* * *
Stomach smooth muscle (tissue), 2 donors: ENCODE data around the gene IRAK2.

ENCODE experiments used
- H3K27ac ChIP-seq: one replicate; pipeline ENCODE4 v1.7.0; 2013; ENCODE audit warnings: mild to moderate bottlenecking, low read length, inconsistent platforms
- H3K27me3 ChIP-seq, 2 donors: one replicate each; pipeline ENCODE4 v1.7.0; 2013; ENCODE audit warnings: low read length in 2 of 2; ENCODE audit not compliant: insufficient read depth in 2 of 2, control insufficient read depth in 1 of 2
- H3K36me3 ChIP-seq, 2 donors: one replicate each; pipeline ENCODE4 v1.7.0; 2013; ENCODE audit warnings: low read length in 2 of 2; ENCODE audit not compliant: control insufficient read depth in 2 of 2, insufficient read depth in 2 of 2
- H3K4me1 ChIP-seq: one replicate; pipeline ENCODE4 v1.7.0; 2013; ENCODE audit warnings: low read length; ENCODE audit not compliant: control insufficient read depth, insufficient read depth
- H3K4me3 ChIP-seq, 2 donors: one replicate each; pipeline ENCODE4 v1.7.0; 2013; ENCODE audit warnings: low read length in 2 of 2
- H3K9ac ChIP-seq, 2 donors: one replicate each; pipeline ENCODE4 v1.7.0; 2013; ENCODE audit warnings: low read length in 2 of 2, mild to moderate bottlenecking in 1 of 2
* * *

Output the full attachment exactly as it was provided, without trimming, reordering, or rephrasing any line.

Stomach smooth muscle (tissue), 2 donors: ENCODE data around the gene IRAK2.

ENCODE experiments used
- H3K27ac ChIP-seq: one replicate; pipeline ENCODE4 v1.7.0; 2013; ENCODE audit warnings: mild to moderate bottlenecking, low read length, inconsistent platforms
- H3K27me3 ChIP-seq, 2 donors: one replicate each; pipeline ENCODE4 v1.7.0; 2013; ENCODE audit warnings: low read length in 2 of 2; ENCODE audit not compliant: insufficient read depth in 2 of 2, control insufficient read depth in 1 of 2
- H3K36me3 ChIP-seq, 2 donors: one replicate each; pipeline ENCODE4 v1.7.0; 2013; ENCODE audit warnings: low read length in 2 of 2; ENCODE audit not compliant: control insufficient read depth in 2 of 2, insufficient read depth in 2 of 2
- H3K4me1 ChIP-seq: one replicate; pipeline ENCODE4 v1.7.0; 2013; ENCODE audit warnings: low read length; ENCODE audit not compliant: control insufficient read depth, insufficient read depth
- H3K4me3 ChIP-seq, 2 donors: one replicate each; pipeline ENCODE4 v1.7.0; 2013; ENCODE audit warnings: low read length in 2 of 2
- H3K9ac ChIP-seq, 2 donors: one replicate each; pipeline ENCODE4 v1.7.0; 2013; ENCODE audit warnings: low read length in 2 of 2, mild to moderate bottlenecking in 1 of 2